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"The EPA wants to watch you in the shower": The destructive rightwing lie that ignores California's water crisis

The right went off the deep end with its latest, baseless "scandal"


Lindsay Abrams
March 19, 2015 6:10PM (UTC)

California's in the midst of a veritable drought crisis, and the EPA is taking advantage of it to spy on people while they're showering.

That's what's going on in bizarro Fox News world, at least, where an EPA grant to student researchers developing "a novel low cost wireless device" that "will assist hotel guest in modifying their behavior to help conserve water" is spun into a creepy "Big Brother move."

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"Forget about taking a long, hot shower on vacation," warns Fox & Friends co-host Heather Nauert, "and if you think you're doing it in private, well, you might want to think again."

Media Matters follows how the right, in response, practically lost its collective hive-mind: headlines claimed "The EPA wants to watch you in the shower;" Rush Limbaugh warned that first it's the hotels, next, there'll be one of these devices in your house.

In the real world, meanwhile, the proposed device, for which University of Tulsa researchers were granted $15,000, is intended to "wirelessly transmit hotel guest water usage data to a central hotel accounting system," and will be "marketed to the hotel industry to reduce costs by promoting water conservation among hotel guests." The EPA, in other words, isn't going anywhere near the data.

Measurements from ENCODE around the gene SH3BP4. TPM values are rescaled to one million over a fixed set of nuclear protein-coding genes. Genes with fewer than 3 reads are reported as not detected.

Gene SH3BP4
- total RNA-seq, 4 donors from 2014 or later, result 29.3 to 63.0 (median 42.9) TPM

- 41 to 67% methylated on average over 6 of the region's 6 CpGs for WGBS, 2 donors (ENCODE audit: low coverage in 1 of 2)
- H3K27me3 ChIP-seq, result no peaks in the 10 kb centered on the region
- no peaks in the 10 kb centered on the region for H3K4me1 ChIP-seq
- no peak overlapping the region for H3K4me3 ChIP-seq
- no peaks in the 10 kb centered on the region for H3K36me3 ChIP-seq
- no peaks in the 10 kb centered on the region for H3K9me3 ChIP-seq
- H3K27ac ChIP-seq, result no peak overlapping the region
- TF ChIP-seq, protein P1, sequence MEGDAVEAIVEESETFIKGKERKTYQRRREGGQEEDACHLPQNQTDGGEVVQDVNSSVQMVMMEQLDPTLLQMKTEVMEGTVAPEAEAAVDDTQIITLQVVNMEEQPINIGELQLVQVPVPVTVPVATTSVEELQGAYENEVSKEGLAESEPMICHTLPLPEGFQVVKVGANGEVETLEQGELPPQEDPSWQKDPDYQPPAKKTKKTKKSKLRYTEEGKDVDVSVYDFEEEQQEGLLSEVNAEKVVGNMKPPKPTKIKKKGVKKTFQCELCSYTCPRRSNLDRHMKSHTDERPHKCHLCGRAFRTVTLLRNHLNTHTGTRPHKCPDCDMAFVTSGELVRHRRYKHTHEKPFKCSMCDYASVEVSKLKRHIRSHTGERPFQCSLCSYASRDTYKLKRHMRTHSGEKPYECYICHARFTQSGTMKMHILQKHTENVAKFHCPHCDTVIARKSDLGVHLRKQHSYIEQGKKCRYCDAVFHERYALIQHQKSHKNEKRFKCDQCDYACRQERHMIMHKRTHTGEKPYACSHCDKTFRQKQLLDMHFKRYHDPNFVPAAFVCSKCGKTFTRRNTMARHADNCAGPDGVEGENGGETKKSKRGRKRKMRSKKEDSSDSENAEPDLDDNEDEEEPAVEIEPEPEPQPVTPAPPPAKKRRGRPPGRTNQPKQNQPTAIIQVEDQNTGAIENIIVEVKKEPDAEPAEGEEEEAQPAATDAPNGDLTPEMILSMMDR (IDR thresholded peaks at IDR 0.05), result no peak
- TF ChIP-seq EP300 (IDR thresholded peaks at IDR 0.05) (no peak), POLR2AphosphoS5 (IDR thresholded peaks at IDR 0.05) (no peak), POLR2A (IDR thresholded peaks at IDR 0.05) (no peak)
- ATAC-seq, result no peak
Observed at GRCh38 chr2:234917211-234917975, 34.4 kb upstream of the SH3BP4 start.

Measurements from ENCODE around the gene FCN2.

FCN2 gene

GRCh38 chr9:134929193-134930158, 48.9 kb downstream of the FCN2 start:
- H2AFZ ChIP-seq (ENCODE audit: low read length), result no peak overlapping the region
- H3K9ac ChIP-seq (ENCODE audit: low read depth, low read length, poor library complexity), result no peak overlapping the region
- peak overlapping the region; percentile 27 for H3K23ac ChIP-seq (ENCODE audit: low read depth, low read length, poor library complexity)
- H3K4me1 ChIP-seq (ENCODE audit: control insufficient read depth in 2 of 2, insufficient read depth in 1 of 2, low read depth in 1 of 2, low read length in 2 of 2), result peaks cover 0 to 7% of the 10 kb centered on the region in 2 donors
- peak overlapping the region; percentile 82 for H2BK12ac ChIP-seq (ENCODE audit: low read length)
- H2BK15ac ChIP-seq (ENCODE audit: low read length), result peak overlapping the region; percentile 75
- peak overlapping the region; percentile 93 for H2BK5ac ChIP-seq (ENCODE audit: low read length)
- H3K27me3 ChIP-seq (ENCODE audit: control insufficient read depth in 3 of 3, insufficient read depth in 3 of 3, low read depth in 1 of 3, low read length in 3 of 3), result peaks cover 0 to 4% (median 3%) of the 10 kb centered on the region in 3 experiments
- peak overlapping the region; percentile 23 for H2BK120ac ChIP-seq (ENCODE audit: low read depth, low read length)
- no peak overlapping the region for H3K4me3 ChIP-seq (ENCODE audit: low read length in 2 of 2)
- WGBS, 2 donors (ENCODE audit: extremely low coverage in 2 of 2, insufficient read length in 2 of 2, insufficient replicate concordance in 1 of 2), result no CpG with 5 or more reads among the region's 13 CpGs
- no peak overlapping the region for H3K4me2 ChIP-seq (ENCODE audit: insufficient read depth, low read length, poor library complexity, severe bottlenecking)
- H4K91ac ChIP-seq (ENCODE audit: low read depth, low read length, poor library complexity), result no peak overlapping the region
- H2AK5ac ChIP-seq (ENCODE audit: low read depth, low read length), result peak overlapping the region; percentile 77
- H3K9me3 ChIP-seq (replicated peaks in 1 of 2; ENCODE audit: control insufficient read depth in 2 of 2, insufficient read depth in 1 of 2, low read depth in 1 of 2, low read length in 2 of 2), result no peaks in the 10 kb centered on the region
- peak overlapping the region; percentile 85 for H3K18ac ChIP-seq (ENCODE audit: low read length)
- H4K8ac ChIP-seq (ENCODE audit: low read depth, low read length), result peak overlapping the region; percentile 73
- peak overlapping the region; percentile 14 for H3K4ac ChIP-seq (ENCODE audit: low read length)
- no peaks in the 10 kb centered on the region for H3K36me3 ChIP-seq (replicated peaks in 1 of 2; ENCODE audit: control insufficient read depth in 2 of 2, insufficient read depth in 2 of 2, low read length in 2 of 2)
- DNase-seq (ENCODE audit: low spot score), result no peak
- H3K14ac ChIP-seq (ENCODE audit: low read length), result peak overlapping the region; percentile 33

Also in the real world -- in news that even made it onto Fox -- the West Coast is "in desperate need of water." California officials today are expected to propose a $1 billion emergency drought plan; the state water board voted Tuesday to expand conservation regulations -- hotels will be required to post signs in bathrooms asking guests to reuse their towels and linens.

Addressing the crisis is going to take a lot more than that, of course, but Fox News scoffs at the idea that hotels, as the proposal claims, waste "millions of gallons of potable water" every year. It doesn't cite its source for that data, but the number seems reasonable: in general, the Washington Post reports, about 20 percent of every shower is wasted, with each minute lost equal to 2.5 gallons of hot water sent straight down the drain. As a result, writes Chris Mooney, "water and hot water waste in showers is quickly emerging as one of the biggest home energy and efficiency issues."

Absolutely none of that gets across in the clip:

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Lindsay Abrams

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California Drought Drought Epa Fox News Video Water Conservation

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